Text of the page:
Do you like living in a world where you can just ask your phone to call someone? Do you want to be able to have a smart interconnected home where you can regulate the lights and the thermostat and other smart things with a single voice command? Well, you need to be speaking in a certain accent then.

I am sure that at some point this issue will get fixed, but for the moment it is the proverbial pain in the rump. Google recently made it available for people to access all their activity on Google-linked devices, and it was an interesting thing for me to hear the recorded requests I had made of my phone and then to compare that with the generated search – generally some weird word salad that is not going to make sense to anyone without a facility for reading transliterated dialect. It can be funny for sure, but it does also get frustrating, and it makes the tools being used non-workable.

Alexa: “I didn’t understand the question I was asked.”

I hear a lot of my friends phones and Siri is often speaking in an English accent; Google speaks in an English accent. I appreciate the irony, because while they speak it, they don’t understand it. The error rate for American English is apparently 8% and it goes up by 2% for anyone speaking in an accent that is considered to be Tier 2 – which includes British English and Spanish accents. This is apparently due to the fact that there are just larger markets in the Tier 1 countries so there is more data available to Siri, Cortana, whoever.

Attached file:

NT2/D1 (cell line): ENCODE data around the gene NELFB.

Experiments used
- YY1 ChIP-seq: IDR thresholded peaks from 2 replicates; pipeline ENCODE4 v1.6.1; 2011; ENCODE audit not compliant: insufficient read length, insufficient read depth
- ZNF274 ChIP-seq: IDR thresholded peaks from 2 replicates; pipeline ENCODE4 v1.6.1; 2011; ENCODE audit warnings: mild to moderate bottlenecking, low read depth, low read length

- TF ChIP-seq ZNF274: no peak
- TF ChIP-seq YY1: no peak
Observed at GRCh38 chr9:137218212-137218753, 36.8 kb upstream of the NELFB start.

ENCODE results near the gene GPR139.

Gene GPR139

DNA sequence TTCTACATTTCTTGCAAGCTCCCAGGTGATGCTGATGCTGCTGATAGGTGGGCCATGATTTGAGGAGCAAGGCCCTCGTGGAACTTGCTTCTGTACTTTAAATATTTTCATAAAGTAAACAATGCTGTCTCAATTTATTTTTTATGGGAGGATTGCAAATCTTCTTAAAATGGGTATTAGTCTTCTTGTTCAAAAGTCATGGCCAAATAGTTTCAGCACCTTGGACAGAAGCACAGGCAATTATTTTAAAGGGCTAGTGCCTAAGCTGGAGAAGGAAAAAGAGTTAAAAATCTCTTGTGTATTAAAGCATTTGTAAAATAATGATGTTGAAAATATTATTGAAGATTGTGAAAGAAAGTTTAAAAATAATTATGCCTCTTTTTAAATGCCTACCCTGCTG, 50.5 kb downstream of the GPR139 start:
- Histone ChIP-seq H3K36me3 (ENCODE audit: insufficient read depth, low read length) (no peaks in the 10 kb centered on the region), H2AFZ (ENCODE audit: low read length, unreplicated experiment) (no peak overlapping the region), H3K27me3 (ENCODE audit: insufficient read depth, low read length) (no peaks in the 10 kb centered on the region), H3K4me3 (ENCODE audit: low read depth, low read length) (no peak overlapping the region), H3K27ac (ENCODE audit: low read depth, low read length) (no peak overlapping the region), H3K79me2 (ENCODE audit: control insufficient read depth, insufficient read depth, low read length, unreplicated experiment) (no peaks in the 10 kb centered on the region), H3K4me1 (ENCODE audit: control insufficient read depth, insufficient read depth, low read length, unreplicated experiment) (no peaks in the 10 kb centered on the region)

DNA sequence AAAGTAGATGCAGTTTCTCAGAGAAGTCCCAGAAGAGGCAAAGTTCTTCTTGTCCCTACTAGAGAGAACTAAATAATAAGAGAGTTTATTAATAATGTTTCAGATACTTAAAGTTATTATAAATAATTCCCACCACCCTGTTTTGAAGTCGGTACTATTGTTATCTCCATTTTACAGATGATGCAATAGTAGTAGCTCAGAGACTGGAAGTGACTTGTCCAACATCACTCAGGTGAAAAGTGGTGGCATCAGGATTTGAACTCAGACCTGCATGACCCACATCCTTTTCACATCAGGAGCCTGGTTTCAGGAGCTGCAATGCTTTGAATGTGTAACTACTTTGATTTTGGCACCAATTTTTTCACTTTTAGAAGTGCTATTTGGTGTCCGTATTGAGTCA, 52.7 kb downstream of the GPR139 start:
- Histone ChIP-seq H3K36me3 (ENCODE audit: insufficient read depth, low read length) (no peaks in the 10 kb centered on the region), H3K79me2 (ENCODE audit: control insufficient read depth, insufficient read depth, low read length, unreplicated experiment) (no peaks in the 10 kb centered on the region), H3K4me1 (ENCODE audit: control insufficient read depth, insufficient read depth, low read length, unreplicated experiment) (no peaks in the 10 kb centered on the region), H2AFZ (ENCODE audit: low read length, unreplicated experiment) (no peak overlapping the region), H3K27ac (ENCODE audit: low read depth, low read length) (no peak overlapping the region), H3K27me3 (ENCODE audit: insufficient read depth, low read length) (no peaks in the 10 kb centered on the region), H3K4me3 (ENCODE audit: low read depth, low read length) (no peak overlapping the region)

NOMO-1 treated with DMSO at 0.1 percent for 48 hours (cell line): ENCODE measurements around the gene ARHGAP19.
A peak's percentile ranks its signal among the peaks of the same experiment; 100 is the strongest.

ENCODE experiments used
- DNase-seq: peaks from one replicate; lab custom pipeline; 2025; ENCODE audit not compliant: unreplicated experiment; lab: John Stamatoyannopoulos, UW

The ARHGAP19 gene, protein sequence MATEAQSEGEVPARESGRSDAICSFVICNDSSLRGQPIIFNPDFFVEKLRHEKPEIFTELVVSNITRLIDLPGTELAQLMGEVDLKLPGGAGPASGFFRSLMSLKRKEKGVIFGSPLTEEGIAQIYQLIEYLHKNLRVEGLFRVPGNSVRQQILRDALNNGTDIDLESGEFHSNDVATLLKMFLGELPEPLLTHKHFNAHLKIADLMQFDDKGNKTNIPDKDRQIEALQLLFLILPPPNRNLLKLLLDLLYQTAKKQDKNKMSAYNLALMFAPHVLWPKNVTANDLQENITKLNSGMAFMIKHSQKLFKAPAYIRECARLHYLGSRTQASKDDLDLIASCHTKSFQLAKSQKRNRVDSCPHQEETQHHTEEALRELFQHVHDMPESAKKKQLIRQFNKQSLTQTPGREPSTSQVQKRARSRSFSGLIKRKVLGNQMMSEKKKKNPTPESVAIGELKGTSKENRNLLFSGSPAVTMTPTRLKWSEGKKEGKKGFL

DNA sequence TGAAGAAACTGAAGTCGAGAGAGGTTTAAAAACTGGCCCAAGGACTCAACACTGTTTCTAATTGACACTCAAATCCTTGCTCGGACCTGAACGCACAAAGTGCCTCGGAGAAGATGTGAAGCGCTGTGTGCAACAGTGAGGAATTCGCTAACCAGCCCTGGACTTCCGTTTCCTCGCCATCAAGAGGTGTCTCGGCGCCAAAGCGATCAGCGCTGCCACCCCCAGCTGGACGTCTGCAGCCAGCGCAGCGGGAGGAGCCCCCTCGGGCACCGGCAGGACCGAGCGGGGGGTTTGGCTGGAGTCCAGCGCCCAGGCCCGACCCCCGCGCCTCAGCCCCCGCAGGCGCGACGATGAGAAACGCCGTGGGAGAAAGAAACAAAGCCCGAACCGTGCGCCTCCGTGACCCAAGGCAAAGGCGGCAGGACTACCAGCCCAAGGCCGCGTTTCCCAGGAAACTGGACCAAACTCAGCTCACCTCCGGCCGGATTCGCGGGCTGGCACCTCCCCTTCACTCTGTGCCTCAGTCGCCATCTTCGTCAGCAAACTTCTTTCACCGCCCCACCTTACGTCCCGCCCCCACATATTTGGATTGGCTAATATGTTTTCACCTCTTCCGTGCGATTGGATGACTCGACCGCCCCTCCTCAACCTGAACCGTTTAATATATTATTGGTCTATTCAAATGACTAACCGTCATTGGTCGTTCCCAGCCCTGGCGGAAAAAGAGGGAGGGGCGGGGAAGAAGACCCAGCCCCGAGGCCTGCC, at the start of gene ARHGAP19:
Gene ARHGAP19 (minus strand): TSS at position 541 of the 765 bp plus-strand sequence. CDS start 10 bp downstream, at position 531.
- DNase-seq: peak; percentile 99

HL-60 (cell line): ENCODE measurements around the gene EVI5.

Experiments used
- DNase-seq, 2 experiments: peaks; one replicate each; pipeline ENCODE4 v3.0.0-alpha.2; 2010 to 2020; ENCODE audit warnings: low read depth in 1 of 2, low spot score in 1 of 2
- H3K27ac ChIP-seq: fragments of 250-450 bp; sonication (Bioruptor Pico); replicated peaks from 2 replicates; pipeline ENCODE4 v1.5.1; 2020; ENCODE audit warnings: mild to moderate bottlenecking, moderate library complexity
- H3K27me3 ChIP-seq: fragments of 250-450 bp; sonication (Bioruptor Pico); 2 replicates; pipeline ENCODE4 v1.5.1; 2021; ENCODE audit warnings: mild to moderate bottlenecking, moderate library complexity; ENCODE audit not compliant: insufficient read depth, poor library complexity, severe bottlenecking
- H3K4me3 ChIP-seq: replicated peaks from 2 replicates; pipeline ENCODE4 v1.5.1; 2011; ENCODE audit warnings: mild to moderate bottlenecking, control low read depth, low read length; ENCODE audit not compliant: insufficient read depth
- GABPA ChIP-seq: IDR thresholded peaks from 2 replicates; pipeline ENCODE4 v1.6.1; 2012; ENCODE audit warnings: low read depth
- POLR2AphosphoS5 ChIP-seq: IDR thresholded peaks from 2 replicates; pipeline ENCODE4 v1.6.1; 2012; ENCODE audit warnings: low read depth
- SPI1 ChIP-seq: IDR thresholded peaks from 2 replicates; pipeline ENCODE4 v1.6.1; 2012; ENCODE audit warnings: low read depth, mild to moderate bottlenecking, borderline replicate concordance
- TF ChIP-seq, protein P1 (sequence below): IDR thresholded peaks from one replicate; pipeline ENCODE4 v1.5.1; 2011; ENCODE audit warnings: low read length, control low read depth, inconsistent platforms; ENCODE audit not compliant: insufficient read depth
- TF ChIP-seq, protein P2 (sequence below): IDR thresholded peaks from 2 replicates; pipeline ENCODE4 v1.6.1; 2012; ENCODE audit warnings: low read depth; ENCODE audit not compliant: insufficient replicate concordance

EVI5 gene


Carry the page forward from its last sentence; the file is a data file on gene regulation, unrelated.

Alexa doesn’t understand me. She orders weird crap for me from Amazon, and she plays songs from bands I don’t know, and some times she tells me random jokes.

Voice Recognition Is The New Thing – You Just Have To Speak Right

I am an early adopter, so I like this Internet Of Things, but I get frustrated and see that in a very real way it is not a usable tool for me. I don’t think that there are an insignificant number of people with British and Spanish accents, and it is not something addressed in the marketing, so you have to wonder whether this represents some insularity on the part of the companies manufacturing these soft AIs. Weirdly Samsung voice recognition totally gets me – maybe they should lead off with something like that in their marketing – we understand you!

It is a bit of a failure on their part that I and others feel under-catered for. Being market driven, like I say, I am sure they will adapt, but it is surely dragging its heels. We want to enter the future as much as anyone.

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